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BACKGROUND: Many high-income countries (HICs) have now vaccinated a substantial proportion of their population against COVID-19. Many low-income countries (LICs) may need to wait until at least 2022 before even the most vulnerable 20% of their populations are vaccinated. Beyond ethical considerations, some redistribution of doses would reduce the risk of the emergence and spread of new variants and benefit the economy, both globally and in donor countries. However, the willingness of HIC governments to donate vaccine doses is likely to depend on public support. While previous work has indicated strong average levels of public support in HIC for donation, little is known about how broad-based this support is. OBJECTIVE: To investigate the extent to which support for donation holds across both pre-specified and exploratory subgroups. METHODS: From 24 November-28 December 2020 we conducted an online survey of 8209 members of the general public in seven HIC (Australia, Canada, France, Italy, Spain, UK and USA). We conducted tests of proportions and used Bayesian ordinal logistic regression models to assess the extent of support for donation across population subgroups. RESULTS: We found broad-based support for donations in terms of age, gender, socio-economic status and political ideology. We found no strong evidence that support for donations was higher among those with greater income or a university education. Support for donation among those on the political right and centre was lower than on the left, but 51% (95% confidence interval 48-53%) of respondents who identified with the right supported some level of donation. Those in the more altruistic half of the sample (as captured by willingness to donate money to a good cause) were more likely to support donation than those who were not, but around half of the less altruistic group supported some level of donation. CONCLUSION: There is broad-based support for policymakers in HICs to donate some of their countries' COVID-19 vaccine doses for distribution to LICs.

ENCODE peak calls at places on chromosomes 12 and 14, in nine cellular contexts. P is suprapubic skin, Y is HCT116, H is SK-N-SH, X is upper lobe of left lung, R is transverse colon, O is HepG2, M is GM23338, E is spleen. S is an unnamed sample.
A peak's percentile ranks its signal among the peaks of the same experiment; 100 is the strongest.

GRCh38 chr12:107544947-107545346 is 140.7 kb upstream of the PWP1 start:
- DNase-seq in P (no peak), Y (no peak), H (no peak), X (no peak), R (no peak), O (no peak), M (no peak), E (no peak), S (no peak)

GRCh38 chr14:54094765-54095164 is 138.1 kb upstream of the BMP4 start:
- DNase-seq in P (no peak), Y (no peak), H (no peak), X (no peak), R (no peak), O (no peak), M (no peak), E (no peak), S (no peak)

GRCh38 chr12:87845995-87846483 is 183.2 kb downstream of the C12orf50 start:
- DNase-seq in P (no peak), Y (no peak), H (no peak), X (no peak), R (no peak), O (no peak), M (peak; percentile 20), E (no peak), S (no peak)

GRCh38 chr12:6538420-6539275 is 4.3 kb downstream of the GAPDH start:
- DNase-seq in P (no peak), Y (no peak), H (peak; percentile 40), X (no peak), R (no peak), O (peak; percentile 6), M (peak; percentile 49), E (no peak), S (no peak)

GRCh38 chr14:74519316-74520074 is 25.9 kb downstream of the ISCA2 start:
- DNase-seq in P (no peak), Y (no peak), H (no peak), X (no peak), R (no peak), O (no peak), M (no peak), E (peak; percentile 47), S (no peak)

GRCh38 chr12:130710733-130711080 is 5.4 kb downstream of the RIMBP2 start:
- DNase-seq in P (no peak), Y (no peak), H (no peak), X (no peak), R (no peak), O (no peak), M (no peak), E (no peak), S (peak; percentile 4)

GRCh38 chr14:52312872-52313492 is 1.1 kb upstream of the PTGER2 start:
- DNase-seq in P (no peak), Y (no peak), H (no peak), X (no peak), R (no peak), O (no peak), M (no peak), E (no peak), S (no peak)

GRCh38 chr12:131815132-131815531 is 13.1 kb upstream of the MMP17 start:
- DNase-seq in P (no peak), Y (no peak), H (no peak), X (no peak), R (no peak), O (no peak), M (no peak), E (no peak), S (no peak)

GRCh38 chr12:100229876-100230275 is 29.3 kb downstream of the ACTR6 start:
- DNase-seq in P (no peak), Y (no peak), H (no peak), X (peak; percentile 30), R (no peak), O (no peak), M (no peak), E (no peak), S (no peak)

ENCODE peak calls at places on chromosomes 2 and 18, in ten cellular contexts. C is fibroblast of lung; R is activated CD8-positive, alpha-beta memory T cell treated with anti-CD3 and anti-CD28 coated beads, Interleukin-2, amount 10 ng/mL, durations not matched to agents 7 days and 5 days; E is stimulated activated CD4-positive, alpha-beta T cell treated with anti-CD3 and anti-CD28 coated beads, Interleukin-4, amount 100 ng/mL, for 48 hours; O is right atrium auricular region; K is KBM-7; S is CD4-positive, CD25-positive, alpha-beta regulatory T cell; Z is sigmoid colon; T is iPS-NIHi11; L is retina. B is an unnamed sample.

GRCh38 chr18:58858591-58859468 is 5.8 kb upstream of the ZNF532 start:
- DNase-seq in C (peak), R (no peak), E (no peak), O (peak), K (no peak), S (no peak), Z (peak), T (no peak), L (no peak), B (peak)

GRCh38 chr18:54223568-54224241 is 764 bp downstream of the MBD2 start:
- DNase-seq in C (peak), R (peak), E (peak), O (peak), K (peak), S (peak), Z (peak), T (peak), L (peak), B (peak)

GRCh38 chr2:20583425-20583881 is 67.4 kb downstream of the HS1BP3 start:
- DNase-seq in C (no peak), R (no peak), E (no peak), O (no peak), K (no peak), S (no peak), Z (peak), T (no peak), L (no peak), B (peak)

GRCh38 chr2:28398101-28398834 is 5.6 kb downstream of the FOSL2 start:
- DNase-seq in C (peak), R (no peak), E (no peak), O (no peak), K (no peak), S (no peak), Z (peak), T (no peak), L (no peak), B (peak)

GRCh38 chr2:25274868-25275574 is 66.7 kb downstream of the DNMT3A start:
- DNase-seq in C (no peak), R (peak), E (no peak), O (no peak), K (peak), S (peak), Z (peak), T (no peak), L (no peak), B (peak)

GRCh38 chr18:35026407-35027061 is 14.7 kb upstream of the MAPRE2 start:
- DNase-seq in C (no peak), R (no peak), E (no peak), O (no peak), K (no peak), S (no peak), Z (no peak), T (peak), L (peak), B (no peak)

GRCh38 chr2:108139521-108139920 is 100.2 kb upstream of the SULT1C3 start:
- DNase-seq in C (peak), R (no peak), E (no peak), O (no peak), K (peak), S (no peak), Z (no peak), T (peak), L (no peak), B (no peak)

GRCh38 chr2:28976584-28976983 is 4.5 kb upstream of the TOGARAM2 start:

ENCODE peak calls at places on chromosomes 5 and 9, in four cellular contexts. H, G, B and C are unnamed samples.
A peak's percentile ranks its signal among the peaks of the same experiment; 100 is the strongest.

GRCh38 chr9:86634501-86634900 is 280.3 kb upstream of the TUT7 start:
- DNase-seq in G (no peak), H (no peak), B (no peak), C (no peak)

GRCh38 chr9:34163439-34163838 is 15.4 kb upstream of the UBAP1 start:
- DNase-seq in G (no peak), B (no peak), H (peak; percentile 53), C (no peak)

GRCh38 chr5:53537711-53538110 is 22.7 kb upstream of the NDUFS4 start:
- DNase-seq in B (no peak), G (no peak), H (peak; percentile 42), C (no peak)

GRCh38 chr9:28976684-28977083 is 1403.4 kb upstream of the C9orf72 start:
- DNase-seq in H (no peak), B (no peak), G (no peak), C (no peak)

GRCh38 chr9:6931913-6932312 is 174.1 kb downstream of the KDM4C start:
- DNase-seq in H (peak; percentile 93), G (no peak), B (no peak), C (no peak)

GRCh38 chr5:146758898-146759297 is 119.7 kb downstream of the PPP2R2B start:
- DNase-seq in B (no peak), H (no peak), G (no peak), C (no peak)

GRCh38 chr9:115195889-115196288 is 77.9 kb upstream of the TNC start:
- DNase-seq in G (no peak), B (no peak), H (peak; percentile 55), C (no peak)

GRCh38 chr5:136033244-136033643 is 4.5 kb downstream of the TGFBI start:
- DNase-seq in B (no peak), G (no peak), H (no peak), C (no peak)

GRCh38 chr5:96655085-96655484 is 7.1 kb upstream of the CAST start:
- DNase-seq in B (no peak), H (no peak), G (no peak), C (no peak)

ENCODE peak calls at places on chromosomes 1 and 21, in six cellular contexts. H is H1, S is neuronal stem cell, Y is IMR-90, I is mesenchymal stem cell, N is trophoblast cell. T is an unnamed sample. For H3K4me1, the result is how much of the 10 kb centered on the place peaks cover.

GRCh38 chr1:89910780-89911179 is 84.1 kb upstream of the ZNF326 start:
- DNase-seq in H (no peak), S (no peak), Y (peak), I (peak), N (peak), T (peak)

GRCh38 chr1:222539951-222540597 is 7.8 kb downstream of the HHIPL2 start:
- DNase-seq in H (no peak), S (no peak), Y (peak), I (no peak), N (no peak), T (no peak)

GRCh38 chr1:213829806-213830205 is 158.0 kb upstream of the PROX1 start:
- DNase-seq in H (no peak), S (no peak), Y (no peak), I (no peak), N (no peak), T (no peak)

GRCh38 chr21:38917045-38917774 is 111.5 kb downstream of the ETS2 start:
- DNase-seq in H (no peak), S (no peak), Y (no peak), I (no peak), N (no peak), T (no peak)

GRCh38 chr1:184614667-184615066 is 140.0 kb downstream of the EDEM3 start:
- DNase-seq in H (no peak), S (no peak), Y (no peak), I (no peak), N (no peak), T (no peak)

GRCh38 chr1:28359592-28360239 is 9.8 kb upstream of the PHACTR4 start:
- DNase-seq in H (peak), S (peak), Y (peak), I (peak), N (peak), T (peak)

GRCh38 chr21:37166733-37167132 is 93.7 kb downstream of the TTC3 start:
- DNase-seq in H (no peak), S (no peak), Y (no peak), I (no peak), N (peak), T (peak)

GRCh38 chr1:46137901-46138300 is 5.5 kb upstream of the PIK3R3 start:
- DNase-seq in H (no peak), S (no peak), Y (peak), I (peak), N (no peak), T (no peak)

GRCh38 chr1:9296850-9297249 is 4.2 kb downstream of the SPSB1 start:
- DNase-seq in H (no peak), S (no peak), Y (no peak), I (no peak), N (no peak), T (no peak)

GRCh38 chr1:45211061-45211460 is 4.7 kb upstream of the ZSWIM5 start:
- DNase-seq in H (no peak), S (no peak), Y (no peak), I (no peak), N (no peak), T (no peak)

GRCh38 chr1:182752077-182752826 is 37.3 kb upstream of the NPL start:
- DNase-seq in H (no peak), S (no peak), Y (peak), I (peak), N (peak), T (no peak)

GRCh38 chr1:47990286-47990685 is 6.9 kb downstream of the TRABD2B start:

Original publication

DOI

10.1007/s40258-021-00696-8

Type

Journal article

Journal

Appl Health Econ Health Policy

Publication Date

29/11/2021